Tonight’s blowout victory by the Pittsburgh Pirates over the St. Louis Cardinals was just one game, and shouldn’t be taken as anything more than just one game. But I did think that the game tonight was ironic, considering the off-season narratives for the two teams.
On one side, you had the Cardinals, who got a lot of praise (myself included) for upgrading their defense on paper over the off-season. They added Peter Bourjos in center field, added Jhonny Peralta at shortstop, and moved players around to positions where they have had more success, such as Matt Carpenter moving from second base to third base. The Cardinals already had a good offense and a good pitching staff. Their biggest weakness last year was their defense, and it was easy to think that upgrading the defense would pretty much ensure that they’d return to being one of the best teams in the NL, if not the best team in the NL.
On the other side, you had the Pirates, who did very little over the off-season. They lost A.J. Burnett, and had holes at first base and right field. They went with the “wait for Gregory Polanco” approach in right, and didn’t make a splash at first base. The end result is that you had a similar team to the 2013 season — good pitching, good defense, and an offense that is often inconsistent, leading to a lot of stretches where the Pirates are forced to rely heavily on their pitching and defense to keep the score low enough to win.
And then tonight, the Pirates offense exploded, while the Cardinals didn’t have the best game defensively. I don’t think this changes the off-season narratives for either team. I like the Cardinals’ defense better this year, and I think there are some legit concerns with the offense for the Pirates. However, off-season narratives have a funny way of getting blown out of proportion due to the length of the off-season.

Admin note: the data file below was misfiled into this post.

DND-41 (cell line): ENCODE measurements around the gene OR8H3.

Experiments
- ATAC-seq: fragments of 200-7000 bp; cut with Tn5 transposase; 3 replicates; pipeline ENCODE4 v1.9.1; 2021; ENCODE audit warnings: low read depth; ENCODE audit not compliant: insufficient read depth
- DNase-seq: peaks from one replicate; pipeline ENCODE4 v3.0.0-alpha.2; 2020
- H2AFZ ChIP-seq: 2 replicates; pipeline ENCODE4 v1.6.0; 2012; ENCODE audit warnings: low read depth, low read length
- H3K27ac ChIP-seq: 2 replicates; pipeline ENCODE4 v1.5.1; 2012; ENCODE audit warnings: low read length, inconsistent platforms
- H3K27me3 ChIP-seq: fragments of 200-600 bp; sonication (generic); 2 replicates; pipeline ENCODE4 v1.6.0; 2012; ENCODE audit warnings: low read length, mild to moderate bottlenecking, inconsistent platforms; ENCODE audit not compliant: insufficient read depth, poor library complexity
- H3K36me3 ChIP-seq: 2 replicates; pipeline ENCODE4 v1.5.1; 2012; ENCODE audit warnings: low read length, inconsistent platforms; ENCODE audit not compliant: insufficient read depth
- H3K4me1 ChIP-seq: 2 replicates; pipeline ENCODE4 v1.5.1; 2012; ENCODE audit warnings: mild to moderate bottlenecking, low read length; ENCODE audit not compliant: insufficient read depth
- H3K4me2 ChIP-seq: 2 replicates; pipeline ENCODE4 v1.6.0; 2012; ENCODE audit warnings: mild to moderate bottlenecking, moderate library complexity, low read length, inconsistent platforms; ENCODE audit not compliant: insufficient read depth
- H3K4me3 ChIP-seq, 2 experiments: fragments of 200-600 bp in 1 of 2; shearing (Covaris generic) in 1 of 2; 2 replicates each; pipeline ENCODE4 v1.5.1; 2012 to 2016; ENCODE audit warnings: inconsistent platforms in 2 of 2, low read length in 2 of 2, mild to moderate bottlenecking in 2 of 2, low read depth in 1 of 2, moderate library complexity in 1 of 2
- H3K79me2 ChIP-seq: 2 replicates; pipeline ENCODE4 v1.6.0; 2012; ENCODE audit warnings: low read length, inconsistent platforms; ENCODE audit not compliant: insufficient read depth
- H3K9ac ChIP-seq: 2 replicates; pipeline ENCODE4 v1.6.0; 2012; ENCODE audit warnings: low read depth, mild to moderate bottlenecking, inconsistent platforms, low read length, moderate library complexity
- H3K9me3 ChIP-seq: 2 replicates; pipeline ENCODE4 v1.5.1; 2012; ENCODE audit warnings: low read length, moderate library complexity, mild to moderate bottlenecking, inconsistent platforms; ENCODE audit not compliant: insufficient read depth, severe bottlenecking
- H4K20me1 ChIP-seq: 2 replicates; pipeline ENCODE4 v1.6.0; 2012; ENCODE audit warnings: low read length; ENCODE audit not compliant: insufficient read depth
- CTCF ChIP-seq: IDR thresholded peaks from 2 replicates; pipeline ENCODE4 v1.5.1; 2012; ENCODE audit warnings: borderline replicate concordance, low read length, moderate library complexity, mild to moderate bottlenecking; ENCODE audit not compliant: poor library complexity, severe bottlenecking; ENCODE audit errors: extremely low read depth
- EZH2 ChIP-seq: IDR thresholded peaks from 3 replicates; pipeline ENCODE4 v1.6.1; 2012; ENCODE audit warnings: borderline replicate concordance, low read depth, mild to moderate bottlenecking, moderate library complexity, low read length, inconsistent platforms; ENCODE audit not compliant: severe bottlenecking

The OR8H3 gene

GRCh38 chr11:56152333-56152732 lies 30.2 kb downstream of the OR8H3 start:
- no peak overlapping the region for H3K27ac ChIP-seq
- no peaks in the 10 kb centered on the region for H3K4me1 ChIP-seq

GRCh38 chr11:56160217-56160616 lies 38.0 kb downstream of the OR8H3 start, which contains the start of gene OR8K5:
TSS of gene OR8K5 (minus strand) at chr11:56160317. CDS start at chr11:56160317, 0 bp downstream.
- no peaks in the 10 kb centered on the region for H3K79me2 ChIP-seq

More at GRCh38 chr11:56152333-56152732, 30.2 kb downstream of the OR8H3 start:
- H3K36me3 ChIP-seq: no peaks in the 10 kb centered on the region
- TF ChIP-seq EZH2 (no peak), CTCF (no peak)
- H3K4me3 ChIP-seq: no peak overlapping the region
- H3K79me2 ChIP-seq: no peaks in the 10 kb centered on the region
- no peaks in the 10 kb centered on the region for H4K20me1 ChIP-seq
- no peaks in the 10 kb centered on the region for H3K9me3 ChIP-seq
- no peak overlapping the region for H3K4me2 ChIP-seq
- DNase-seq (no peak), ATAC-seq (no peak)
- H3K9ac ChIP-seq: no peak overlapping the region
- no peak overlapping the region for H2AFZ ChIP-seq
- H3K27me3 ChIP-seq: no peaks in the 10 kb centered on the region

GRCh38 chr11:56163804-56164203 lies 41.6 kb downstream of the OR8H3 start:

When you think about the off-season, there’s very little to talk about, and a lot of time to talk about it. This means you’ll end up rehashing the same 2-3 topics over and over again for six months from the end of one season to the start of the following season. And if a situation doesn’t change, then somehow the team gets worse as the off-season goes along. Don’t add a player in November? People get concerned. Don’t add a player by December? The concern grows. Don’t add a player by Spring Training? Start talking about how the team can’t win without addressing this position. On the flip side, you could have a situation like the Cardinals, where you address a key area, and the constant talk about that addition leads to increased optimism about the team.
Then the regular season starts and perspective kicks in. A win like the win tonight shouldn’t be extrapolated into some grand conclusion where the Pirates are a better team than the Cardinals, and all of their offensive problems are solved. But it does serve as a reminder. It reminds us that even the best teams in the league still lose 40% of the time. It reminds us that the Pirates held their own against the Cardinals last year, going 10-9 in the regular season, and taking them to game five of the best of five NLDS. It reminds us that, even though they’ve got some holes that weren’t addressed over the off-season, the Pirates have a lot of good players on this team, and a lot of reasons who they were contenders last year.
So should you draw conclusions from one game? Absolutely not. But if you can perpetuate the same theory over and over during the off-season, then I don’t see why you can’t ask what one game might be proving, all while using that one game as a small portion of analysis on the team — analysis which is much stronger than the guessing games done over the off-season.
Links and Notes
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